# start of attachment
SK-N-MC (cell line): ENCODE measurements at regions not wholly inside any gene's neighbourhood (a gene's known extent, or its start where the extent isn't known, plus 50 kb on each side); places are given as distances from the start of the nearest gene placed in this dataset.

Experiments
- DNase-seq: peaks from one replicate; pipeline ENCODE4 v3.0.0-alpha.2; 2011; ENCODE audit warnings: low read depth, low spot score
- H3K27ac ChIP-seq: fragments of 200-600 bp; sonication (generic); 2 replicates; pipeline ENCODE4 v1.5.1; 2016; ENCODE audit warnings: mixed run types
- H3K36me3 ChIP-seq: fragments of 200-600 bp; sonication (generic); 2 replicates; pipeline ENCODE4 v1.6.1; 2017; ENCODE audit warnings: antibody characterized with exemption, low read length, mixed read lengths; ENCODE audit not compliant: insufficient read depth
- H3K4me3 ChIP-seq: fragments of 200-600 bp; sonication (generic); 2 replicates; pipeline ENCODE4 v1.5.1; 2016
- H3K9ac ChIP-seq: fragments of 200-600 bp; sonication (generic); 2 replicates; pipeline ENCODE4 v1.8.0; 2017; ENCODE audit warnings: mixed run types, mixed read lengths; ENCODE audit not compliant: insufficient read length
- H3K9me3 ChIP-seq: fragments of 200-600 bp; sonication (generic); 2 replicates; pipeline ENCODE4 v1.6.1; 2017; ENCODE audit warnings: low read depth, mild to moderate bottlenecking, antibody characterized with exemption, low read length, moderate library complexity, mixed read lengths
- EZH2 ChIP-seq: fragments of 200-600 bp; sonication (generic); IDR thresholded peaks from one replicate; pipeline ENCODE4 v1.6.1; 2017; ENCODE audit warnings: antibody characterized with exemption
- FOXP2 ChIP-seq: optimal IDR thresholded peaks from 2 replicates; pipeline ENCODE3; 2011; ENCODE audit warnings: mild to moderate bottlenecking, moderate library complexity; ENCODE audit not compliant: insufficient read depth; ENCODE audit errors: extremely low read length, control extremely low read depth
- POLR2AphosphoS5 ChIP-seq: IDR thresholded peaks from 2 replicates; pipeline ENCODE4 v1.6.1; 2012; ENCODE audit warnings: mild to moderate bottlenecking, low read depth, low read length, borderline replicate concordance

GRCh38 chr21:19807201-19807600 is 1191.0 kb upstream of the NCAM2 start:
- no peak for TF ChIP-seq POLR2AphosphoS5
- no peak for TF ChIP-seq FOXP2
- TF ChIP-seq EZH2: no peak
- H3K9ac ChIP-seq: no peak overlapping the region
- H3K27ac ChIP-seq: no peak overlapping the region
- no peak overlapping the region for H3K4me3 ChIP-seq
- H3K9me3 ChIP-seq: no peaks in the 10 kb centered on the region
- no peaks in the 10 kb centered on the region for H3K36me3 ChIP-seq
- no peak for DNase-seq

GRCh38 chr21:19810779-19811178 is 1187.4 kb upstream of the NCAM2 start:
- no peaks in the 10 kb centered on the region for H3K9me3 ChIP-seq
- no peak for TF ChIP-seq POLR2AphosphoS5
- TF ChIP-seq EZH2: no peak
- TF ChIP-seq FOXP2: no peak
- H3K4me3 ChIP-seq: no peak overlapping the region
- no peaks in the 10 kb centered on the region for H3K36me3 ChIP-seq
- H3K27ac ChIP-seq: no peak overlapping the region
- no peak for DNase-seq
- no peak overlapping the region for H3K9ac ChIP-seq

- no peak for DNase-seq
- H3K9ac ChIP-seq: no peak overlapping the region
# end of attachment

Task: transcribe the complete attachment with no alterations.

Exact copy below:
SK-N-MC (cell line): ENCODE measurements at regions not wholly inside any gene's neighbourhood (a gene's known extent, or its start where the extent isn't known, plus 50 kb on each side); places are given as distances from the start of the nearest gene placed in this dataset.

Experiments
- DNase-seq: peaks from one replicate; pipeline ENCODE4 v3.0.0-alpha.2; 2011; ENCODE audit warnings: low read depth, low spot score
- H3K27ac ChIP-seq: fragments of 200-600 bp; sonication (generic); 2 replicates; pipeline ENCODE4 v1.5.1; 2016; ENCODE audit warnings: mixed run types
- H3K36me3 ChIP-seq: fragments of 200-600 bp; sonication (generic); 2 replicates; pipeline ENCODE4 v1.6.1; 2017; ENCODE audit warnings: antibody characterized with exemption, low read length, mixed read lengths; ENCODE audit not compliant: insufficient read depth
- H3K4me3 ChIP-seq: fragments of 200-600 bp; sonication (generic); 2 replicates; pipeline ENCODE4 v1.5.1; 2016
- H3K9ac ChIP-seq: fragments of 200-600 bp; sonication (generic); 2 replicates; pipeline ENCODE4 v1.8.0; 2017; ENCODE audit warnings: mixed run types, mixed read lengths; ENCODE audit not compliant: insufficient read length
- H3K9me3 ChIP-seq: fragments of 200-600 bp; sonication (generic); 2 replicates; pipeline ENCODE4 v1.6.1; 2017; ENCODE audit warnings: low read depth, mild to moderate bottlenecking, antibody characterized with exemption, low read length, moderate library complexity, mixed read lengths
- EZH2 ChIP-seq: fragments of 200-600 bp; sonication (generic); IDR thresholded peaks from one replicate; pipeline ENCODE4 v1.6.1; 2017; ENCODE audit warnings: antibody characterized with exemption
- FOXP2 ChIP-seq: optimal IDR thresholded peaks from 2 replicates; pipeline ENCODE3; 2011; ENCODE audit warnings: mild to moderate bottlenecking, moderate library complexity; ENCODE audit not compliant: insufficient read depth; ENCODE audit errors: extremely low read length, control extremely low read depth
- POLR2AphosphoS5 ChIP-seq: IDR thresholded peaks from 2 replicates; pipeline ENCODE4 v1.6.1; 2012; ENCODE audit warnings: mild to moderate bottlenecking, low read depth, low read length, borderline replicate concordance

GRCh38 chr21:19807201-19807600 is 1191.0 kb upstream of the NCAM2 start:
- no peak for TF ChIP-seq POLR2AphosphoS5
- no peak for TF ChIP-seq FOXP2
- TF ChIP-seq EZH2: no peak
- H3K9ac ChIP-seq: no peak overlapping the region
- H3K27ac ChIP-seq: no peak overlapping the region
- no peak overlapping the region for H3K4me3 ChIP-seq
- H3K9me3 ChIP-seq: no peaks in the 10 kb centered on the region
- no peaks in the 10 kb centered on the region for H3K36me3 ChIP-seq
- no peak for DNase-seq

GRCh38 chr21:19810779-19811178 is 1187.4 kb upstream of the NCAM2 start:
- no peaks in the 10 kb centered on the region for H3K9me3 ChIP-seq
- no peak for TF ChIP-seq POLR2AphosphoS5
- TF ChIP-seq EZH2: no peak
- TF ChIP-seq FOXP2: no peak
- H3K4me3 ChIP-seq: no peak overlapping the region
- no peaks in the 10 kb centered on the region for H3K36me3 ChIP-seq
- H3K27ac ChIP-seq: no peak overlapping the region
- no peak for DNase-seq
- no peak overlapping the region for H3K9ac ChIP-seq

- no peak for DNase-seq
- H3K9ac ChIP-seq: no peak overlapping the region